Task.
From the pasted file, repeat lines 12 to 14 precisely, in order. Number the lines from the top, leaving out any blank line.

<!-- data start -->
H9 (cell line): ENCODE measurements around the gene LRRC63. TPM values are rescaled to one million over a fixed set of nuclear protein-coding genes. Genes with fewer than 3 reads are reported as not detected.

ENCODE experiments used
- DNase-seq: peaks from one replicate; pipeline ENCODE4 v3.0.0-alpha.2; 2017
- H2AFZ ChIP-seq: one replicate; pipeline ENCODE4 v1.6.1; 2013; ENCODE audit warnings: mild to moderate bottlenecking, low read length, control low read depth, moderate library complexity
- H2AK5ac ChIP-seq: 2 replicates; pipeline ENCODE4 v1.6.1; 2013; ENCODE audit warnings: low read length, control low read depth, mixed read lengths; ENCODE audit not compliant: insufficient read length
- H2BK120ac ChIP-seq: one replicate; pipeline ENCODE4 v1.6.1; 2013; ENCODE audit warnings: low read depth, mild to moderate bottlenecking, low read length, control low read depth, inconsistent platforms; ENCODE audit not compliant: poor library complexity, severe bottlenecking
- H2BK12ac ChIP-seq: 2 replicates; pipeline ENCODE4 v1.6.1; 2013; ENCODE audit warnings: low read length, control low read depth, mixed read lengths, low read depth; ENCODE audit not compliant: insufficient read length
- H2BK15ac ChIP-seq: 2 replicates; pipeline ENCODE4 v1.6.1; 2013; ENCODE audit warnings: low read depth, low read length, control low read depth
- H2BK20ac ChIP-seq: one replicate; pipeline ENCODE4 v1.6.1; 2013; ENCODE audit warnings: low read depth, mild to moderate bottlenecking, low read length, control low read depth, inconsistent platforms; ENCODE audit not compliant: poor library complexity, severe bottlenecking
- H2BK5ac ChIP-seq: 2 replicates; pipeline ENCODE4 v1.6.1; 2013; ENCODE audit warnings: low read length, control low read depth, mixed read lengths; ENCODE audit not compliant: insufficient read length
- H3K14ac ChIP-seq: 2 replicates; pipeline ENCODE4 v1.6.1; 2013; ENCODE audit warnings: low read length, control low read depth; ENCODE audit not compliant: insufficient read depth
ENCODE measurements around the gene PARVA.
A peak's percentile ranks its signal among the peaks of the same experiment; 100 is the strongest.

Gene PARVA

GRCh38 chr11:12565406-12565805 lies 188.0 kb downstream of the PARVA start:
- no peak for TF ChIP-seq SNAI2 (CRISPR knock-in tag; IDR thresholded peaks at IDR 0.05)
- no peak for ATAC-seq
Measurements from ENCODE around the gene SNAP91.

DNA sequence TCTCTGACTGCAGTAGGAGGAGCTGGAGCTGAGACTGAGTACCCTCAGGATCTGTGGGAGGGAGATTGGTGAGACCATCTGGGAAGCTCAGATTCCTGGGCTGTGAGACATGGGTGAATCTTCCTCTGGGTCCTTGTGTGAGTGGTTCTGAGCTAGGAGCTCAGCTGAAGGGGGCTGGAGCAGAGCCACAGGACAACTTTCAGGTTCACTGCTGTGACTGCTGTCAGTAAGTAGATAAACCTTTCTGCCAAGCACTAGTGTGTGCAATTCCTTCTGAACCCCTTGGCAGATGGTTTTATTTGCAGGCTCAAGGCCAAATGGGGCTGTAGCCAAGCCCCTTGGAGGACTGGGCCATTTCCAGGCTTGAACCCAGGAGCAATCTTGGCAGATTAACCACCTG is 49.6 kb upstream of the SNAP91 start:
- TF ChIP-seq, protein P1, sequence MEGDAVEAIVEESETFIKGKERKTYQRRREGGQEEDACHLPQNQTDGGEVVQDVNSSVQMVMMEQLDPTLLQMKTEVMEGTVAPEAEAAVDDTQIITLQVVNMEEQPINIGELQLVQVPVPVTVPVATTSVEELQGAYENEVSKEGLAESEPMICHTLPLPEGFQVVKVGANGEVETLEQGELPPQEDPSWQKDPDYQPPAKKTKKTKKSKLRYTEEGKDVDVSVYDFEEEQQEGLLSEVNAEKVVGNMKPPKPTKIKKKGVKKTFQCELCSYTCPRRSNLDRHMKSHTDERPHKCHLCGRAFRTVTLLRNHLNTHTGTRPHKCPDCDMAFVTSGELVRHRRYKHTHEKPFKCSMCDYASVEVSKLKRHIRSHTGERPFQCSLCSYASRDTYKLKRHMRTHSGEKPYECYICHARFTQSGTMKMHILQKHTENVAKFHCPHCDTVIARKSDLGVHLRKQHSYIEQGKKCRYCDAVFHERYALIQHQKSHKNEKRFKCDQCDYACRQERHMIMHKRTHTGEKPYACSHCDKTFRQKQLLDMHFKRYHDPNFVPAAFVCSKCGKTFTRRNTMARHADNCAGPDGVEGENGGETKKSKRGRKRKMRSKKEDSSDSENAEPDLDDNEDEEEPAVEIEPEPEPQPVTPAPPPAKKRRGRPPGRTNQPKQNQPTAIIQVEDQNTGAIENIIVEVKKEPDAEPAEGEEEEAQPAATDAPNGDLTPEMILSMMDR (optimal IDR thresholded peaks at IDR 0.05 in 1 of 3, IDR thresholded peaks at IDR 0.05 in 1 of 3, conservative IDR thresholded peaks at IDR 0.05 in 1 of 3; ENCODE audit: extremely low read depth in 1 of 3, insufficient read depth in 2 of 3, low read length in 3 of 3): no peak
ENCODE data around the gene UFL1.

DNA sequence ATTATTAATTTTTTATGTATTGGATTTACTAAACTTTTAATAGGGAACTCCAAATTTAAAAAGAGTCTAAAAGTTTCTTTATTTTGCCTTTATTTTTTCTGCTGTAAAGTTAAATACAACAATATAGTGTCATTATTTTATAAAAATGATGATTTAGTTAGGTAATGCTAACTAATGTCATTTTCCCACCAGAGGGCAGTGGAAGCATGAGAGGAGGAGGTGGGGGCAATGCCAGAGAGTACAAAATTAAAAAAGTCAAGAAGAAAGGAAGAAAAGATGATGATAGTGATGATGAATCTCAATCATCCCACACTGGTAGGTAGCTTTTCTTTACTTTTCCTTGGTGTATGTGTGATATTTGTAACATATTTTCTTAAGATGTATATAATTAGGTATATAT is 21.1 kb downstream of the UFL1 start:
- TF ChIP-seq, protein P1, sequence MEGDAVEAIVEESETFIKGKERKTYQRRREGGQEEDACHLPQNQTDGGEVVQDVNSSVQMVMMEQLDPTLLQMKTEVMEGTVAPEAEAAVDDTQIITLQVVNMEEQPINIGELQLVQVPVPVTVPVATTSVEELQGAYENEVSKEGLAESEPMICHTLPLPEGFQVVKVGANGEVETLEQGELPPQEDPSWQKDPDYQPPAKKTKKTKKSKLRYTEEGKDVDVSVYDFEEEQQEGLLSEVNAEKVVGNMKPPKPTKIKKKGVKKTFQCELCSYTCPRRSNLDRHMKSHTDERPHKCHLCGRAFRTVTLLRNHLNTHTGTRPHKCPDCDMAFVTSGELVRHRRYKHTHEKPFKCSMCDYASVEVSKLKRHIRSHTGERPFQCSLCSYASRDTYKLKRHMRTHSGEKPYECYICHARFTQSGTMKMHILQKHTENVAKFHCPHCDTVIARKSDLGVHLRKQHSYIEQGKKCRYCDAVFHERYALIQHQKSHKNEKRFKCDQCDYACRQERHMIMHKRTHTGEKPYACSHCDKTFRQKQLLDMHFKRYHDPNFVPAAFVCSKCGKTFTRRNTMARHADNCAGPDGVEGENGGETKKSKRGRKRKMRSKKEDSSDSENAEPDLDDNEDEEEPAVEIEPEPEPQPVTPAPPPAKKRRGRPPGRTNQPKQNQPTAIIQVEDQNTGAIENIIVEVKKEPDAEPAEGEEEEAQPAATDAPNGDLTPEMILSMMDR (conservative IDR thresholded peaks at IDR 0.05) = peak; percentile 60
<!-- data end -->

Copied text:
ENCODE measurements around the gene PARVA.
A peak's percentile ranks its signal among the peaks of the same experiment; 100 is the strongest.

Gene PARVA